On Wednesday, the US Securities and Exchange Commission is expected to finish drafting a legislative measure that would force U.S. businesses to unveil how much more their CEOs make than their other employees.
The measure was affected by several delays since U.S. corporations would not hand down that information to the public so easily, and the figures may affect their public image. But the new rule will allow American workers to finally see how much more their bosses earn, a sensitive piece of information big businesses have long fought to keep secret.
And the numbers may spark hot debates because according to a recent report U.S. workers’ pay recorded the slowest growth since 1982. About a half of century ago, top executives earned $20 per every $1 their subordinates made. But today, that figure soared to $300 per every $1, and the gap is becoming even larger.
So, more transparency may prompt corporate America to keep under control executive pay because investors could have a clear view on how costly top positions in the firm they had invested in were, while customers may boycott some companies by choosing to buy products and services from their competition.
The pay ratio can also help future employees make the best decisions when choosing to work for a company. Towers Watson, a HR consulting firm, noted that the information is sensitive because workers will be able to compare themselves in pay with their bosses and their peers that work at competitors.
On the other hand, U.S. businesses report their CEO’s salary and benefits on a regular basis. But they are not compelled to unveil the ratio pay which may make many Americans to have a distorted view on corporate pay and the financial gap between top and bottom positions.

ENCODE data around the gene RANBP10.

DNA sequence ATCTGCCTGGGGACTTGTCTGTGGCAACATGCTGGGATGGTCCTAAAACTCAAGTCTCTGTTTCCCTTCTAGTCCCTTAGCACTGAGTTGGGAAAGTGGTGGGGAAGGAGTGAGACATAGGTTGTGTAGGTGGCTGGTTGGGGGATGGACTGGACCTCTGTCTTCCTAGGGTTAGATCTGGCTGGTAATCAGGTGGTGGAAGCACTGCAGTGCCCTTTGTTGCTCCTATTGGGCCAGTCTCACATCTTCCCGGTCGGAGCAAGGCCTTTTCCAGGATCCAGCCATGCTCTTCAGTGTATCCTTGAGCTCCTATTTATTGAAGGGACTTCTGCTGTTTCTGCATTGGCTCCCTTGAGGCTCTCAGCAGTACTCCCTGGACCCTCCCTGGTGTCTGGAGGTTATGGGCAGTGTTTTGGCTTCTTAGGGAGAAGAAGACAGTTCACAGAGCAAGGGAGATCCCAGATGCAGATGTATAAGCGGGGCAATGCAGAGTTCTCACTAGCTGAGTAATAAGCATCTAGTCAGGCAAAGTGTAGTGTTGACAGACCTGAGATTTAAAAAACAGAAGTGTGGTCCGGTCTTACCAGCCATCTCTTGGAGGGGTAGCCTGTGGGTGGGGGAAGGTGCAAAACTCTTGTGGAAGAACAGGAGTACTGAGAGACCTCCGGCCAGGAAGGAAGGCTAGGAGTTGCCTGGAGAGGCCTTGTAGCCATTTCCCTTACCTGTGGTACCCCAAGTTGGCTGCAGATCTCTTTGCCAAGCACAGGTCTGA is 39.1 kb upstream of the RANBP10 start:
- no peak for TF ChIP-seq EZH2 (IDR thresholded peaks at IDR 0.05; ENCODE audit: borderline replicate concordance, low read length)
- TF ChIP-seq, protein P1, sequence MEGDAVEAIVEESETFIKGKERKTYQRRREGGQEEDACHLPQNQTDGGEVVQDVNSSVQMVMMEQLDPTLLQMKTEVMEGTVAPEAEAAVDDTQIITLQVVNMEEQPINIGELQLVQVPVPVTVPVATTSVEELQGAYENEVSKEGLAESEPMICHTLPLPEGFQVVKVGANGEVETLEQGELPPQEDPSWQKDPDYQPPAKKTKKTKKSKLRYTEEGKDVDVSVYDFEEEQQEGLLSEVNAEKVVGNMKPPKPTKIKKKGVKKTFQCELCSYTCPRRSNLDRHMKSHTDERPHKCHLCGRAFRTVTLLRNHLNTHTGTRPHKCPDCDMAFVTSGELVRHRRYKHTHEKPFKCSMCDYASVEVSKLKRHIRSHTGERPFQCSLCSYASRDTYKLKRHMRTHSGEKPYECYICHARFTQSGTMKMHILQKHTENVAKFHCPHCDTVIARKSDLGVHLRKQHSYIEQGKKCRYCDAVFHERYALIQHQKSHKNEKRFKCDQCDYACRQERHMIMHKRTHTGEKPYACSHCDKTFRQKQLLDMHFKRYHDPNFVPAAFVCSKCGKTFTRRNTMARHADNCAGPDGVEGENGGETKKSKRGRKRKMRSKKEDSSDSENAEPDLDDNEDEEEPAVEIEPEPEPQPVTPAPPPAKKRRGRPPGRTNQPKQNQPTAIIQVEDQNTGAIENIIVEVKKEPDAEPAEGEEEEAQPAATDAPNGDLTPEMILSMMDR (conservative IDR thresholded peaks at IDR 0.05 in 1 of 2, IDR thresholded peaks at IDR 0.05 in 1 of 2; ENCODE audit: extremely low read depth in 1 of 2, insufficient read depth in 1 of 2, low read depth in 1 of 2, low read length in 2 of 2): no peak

According to a paper published in the Perspectives on Psychological Science last year, Americans believe that the pay ration is 30 to one, when in fact it is over 300 to one. Researchers noted that that misinformation makes people and unions alike less likely to fight income inequality.
On the other hand, opponents of the new rule claim that calculation of pay ratio may often result in errors and be a quite costly endeavor. One of the critics said that “burdening” companies and shareholders with such requirement was a “very poor tool” for addressing income inequality.
The rule was first proposed in 2010 as a last-minute provision to a financial reform that sparked nationwide outrage over the lofty executive pay and bonuses at companies that were saved from bankruptcy through taxpayer money.
Image Source: Career Tipster
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